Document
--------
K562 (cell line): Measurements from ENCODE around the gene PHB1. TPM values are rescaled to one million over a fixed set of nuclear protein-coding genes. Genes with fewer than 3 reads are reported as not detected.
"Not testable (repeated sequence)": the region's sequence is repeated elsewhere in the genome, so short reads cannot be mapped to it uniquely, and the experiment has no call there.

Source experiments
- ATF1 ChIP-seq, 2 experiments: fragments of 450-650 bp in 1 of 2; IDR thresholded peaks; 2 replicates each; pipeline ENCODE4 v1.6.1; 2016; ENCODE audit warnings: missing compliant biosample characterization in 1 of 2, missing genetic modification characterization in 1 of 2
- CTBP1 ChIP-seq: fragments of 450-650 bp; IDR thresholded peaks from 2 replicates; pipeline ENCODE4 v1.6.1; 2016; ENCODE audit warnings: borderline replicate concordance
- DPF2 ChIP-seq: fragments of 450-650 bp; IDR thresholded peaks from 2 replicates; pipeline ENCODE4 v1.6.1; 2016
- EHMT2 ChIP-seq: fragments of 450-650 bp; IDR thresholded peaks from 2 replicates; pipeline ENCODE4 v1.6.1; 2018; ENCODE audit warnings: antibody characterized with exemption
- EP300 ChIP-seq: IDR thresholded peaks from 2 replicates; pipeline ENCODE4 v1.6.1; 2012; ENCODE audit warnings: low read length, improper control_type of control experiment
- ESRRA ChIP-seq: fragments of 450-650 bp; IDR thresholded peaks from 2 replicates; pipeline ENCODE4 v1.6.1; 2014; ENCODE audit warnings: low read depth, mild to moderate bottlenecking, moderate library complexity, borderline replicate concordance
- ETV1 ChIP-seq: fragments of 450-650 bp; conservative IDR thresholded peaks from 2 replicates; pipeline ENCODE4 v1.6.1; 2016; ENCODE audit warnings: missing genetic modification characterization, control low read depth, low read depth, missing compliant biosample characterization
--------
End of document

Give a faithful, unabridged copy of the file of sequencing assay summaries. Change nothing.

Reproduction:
K562 (cell line): Measurements from ENCODE around the gene PHB1. TPM values are rescaled to one million over a fixed set of nuclear protein-coding genes. Genes with fewer than 3 reads are reported as not detected.
"Not testable (repeated sequence)": the region's sequence is repeated elsewhere in the genome, so short reads cannot be mapped to it uniquely, and the experiment has no call there.

Source experiments
- ATF1 ChIP-seq, 2 experiments: fragments of 450-650 bp in 1 of 2; IDR thresholded peaks; 2 replicates each; pipeline ENCODE4 v1.6.1; 2016; ENCODE audit warnings: missing compliant biosample characterization in 1 of 2, missing genetic modification characterization in 1 of 2
- CTBP1 ChIP-seq: fragments of 450-650 bp; IDR thresholded peaks from 2 replicates; pipeline ENCODE4 v1.6.1; 2016; ENCODE audit warnings: borderline replicate concordance
- DPF2 ChIP-seq: fragments of 450-650 bp; IDR thresholded peaks from 2 replicates; pipeline ENCODE4 v1.6.1; 2016
- EHMT2 ChIP-seq: fragments of 450-650 bp; IDR thresholded peaks from 2 replicates; pipeline ENCODE4 v1.6.1; 2018; ENCODE audit warnings: antibody characterized with exemption
- EP300 ChIP-seq: IDR thresholded peaks from 2 replicates; pipeline ENCODE4 v1.6.1; 2012; ENCODE audit warnings: low read length, improper control_type of control experiment
- ESRRA ChIP-seq: fragments of 450-650 bp; IDR thresholded peaks from 2 replicates; pipeline ENCODE4 v1.6.1; 2014; ENCODE audit warnings: low read depth, mild to moderate bottlenecking, moderate library complexity, borderline replicate concordance
- ETV1 ChIP-seq: fragments of 450-650 bp; conservative IDR thresholded peaks from 2 replicates; pipeline ENCODE4 v1.6.1; 2016; ENCODE audit warnings: missing genetic modification characterization, control low read depth, low read depth, missing compliant biosample characterization